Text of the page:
- Attributes: Aspects of the entities and/or relationships. Attributes will be displayed as fields on each entity in a database (e.g. for an ‘Officer’ entity, attributes could include: ‘First name’, ‘Last name’, ‘Gender’, ‘Location’, ‘Shield number’).
A step-by-step process for designing your conceptual data model #
Step 1: Identify your entities (or entity types) #
As indicated in the previous section, an entity is a single unique object in the real world that is being recorded. By unique we mean that, to be an entity, this object needs to be distinguishable from others (a specific person, a specific place, etc.)
To begin brainstorming on the entities for your conceptual data model, refer back to the questions you want your data to answer (your database queries). Ask yourself: What are the real-life things (people, objects, institutions, incidents) that we are asking questions about?
For example, the organisation that wants to know the number of prisoners illegally detained in each prison will have at the very least the entities ‘Prison’ and ‘Prisoner’. The starting point for identifying these entities might be obtained from a ‘Prisoner Form’ that is filled out on paper or on a device by someone collecting this information:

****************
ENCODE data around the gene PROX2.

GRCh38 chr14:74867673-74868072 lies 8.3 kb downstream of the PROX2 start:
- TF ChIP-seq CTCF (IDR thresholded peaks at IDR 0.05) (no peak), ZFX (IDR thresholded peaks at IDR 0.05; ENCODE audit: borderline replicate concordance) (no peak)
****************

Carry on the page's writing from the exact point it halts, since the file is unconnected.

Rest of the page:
Looking at this information, we ask ourselves, what are the real-life things (people, objects, institutions, incidents) that we are asking questions about? There are two entity types that stand out in this information:
✍🏾 Now you can try to identify your entities and entity types. Use Exercise 1 in this worksheet to write down a list of the real-life things (people, objects, institutions, incidents), and then group them into broader entities that have similar attributes/properties. You may need to draft a few different conceptual data models before you determine the best approach for your information. [We are working on a resource that will offer multiple data models using the same information – stay tuned!]
Step 2: Identify relationships between entities #